Forest Hills Cemetery’s original gateway had been Egyptian, styled after the ancient portico at Garsey, on the Upper Nile.
The cemetery had been founded as nondenominational at the start. Despite that, the cemetery’s 19th-century clientele rejected Egyptian architecture as too pagan. They wanted something solid that spoke of good Christian values. What they got was a grand tripartite Gothic archway, more beautiful to my eyes than the Old Granary Burying Ground’s strange little Egyptian gate. Forest Hills’ entryway is Gothic in a completely over-the-top fashion, lots of flowery granite capitals above the crumbling sandstone blocks.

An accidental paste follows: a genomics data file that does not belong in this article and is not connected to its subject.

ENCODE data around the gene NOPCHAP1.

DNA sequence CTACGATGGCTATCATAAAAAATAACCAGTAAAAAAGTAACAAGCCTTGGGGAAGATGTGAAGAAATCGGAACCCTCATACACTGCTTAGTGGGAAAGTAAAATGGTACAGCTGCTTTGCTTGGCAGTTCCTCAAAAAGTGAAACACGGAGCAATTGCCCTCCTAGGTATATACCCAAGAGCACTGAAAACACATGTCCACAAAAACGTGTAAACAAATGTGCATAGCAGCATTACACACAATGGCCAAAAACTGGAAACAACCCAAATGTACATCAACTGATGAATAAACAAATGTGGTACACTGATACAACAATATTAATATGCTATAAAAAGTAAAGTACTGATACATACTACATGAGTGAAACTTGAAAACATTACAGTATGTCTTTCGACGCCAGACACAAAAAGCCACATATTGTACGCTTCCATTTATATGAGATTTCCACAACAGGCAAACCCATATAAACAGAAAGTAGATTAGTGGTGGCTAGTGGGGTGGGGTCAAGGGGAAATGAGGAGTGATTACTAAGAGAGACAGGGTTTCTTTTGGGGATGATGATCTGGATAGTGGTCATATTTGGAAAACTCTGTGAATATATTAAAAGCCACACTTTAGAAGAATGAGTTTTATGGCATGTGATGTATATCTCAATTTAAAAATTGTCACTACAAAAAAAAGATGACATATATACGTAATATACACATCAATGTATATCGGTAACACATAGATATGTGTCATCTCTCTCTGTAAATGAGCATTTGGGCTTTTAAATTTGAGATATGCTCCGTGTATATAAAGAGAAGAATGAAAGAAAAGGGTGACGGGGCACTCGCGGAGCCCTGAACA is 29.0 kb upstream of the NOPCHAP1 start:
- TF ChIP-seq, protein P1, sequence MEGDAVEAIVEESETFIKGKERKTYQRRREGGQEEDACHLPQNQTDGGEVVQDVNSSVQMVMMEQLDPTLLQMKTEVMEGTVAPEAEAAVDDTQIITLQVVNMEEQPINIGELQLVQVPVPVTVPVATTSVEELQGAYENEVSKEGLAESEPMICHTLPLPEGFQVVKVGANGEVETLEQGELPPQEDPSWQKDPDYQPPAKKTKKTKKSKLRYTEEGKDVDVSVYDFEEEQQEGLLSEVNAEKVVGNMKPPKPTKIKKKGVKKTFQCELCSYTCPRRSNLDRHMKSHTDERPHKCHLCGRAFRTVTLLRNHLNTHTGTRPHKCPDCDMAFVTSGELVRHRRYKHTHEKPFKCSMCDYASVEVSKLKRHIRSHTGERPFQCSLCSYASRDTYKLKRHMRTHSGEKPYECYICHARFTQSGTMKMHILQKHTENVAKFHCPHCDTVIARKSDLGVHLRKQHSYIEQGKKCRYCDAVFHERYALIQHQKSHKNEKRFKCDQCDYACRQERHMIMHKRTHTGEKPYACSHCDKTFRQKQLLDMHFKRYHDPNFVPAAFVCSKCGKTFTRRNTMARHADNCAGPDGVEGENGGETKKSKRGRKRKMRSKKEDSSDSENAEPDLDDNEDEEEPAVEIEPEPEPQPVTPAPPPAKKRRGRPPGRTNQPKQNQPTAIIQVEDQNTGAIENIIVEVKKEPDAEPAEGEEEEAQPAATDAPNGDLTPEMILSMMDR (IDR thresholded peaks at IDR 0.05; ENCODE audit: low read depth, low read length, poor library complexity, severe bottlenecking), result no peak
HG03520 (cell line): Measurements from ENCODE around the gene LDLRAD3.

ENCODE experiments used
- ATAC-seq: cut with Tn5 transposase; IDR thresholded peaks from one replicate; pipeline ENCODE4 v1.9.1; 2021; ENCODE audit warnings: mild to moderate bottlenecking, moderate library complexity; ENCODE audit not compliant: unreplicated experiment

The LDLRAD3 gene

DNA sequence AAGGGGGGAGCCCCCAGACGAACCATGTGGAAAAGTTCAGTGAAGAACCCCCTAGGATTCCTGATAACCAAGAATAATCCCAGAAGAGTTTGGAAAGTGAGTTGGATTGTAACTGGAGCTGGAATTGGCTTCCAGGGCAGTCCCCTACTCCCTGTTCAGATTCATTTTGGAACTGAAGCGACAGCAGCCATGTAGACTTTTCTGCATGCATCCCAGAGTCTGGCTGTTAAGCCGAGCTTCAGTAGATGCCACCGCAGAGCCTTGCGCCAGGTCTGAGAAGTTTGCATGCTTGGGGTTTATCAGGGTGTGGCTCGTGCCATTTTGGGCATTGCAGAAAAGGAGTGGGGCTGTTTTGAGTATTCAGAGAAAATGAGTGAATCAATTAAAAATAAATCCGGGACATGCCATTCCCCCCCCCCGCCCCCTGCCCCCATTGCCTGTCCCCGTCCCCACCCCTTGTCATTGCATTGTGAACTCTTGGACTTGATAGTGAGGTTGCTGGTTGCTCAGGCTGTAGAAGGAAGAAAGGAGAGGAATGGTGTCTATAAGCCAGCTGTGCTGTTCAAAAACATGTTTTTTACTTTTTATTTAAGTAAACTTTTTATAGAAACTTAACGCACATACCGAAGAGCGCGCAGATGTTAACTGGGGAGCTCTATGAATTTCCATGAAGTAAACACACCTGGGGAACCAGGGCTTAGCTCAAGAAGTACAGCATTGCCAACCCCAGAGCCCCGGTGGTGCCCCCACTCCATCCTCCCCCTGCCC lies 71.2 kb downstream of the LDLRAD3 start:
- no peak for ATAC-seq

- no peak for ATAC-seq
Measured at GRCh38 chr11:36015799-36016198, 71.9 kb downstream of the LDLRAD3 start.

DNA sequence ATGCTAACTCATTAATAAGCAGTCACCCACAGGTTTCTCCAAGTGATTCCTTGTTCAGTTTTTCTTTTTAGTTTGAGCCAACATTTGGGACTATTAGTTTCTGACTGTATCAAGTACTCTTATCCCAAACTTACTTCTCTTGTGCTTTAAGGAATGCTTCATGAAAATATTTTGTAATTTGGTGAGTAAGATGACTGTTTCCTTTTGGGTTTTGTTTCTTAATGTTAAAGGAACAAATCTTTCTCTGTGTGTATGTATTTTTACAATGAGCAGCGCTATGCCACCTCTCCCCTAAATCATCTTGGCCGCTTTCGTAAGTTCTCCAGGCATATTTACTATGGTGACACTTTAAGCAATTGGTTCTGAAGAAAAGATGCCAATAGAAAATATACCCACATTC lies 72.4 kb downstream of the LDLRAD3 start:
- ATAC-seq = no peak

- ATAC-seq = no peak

It promises, “He that keepeth thee will not slumber.” A six-pointed star adorned the top of the gateway, but Garden of Memories suggests that it seemed not to be a Star of David, but was rather a Solomon’s seal, signifying the union of soul and body. That seemed an odd sentiment for a graveyard, since they tend philosophically to lean toward the separation of what’s eternal from what’s mortal.